Following its recent beatdown, shares of Sirius XM can be had for less than 15 times Wall Street's forecast earnings for 2023. That's a fair price for a rock-solid business with a 2.2% yield.

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Image source: Getty Images.

Vertex Pharmaceuticals

The third Nasdaq 100 stock that can confidently be bought hand over fist in March is biotech stock Vertex Pharmaceuticals (VRTX -0.69%).

Whereas Meta Platforms and Sirius XM have well-defined headwinds, Vertex's aren't nearly as clear. Arguably, its biggest issue is having all of its product revenue tied up in a single indication: cystic fibrosis (CF). CF is a genetic disease characterized by thick mucus production that can obstruct a patient's lungs and/or pancreas.

Although CF has no cure, there's obvious concern that if Vertex fails to diversify its portfolio beyond CF, its valuation could take a hit. Thankfully, this shouldn't be a big worry for current and prospective Vertex Pharmaceuticals investors.

Vertex is the kingpin when it comes to CF research, and no other drug developer is even close. It's developed four generations of mutation-specific CF therapies that have focused on improving lung function, and it's currently working on a fifth in clinical trials. The latest of these approved therapies is combination treatment Trikafta, which targets a mutation (F508del) found in approximately 90% of all CF patients.  Trikafta was approved by the U.S. Food and Drug Administration five months ahead of its scheduled review date, and it's pacing more than $8 billion in annual run-rate sales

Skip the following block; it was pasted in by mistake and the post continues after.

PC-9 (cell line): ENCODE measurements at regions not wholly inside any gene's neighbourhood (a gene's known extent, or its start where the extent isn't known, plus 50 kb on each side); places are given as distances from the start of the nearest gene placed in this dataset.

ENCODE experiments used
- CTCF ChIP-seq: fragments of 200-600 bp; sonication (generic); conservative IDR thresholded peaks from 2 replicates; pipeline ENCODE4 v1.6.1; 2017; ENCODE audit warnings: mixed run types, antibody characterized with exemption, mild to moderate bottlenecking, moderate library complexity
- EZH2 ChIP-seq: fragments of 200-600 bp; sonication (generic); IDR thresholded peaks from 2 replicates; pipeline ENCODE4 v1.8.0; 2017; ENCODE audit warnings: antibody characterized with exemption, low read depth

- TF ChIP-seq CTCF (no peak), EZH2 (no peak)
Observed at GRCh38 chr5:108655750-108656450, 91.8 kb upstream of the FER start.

The important thing to note about Vertex's ongoing CF research is that each generation of treatment it develops further protects its revenue stream from generic competition down the road. This company's cash flow is well protected for a long time to come.

However, Vertex Pharmaceuticals is investing in a number of indications beyond CF. This includes the development of exagamglogene autotemcel (exa-cel) in collaboration with CRISPR Therapeutics for the treatment of severe sickle cell disease and transfusion-dependent beta thalassemia, as well as novel therapy VX-548 for severe acute pain. Although not every experimental drug will be a winner, Vertex has a better track record than most biotech stocks of delivering successful late-stage clinical results.

Investors should also be aware that Vertex is rolling in the dough. It ended last year with $10.8 billion in cash, cash equivalents, and marketable securities. Having this much cash on hand will allow Vertex to execute share buybacks as well as potentially go shopping for therapies that can enhance or expand its existing pipeline.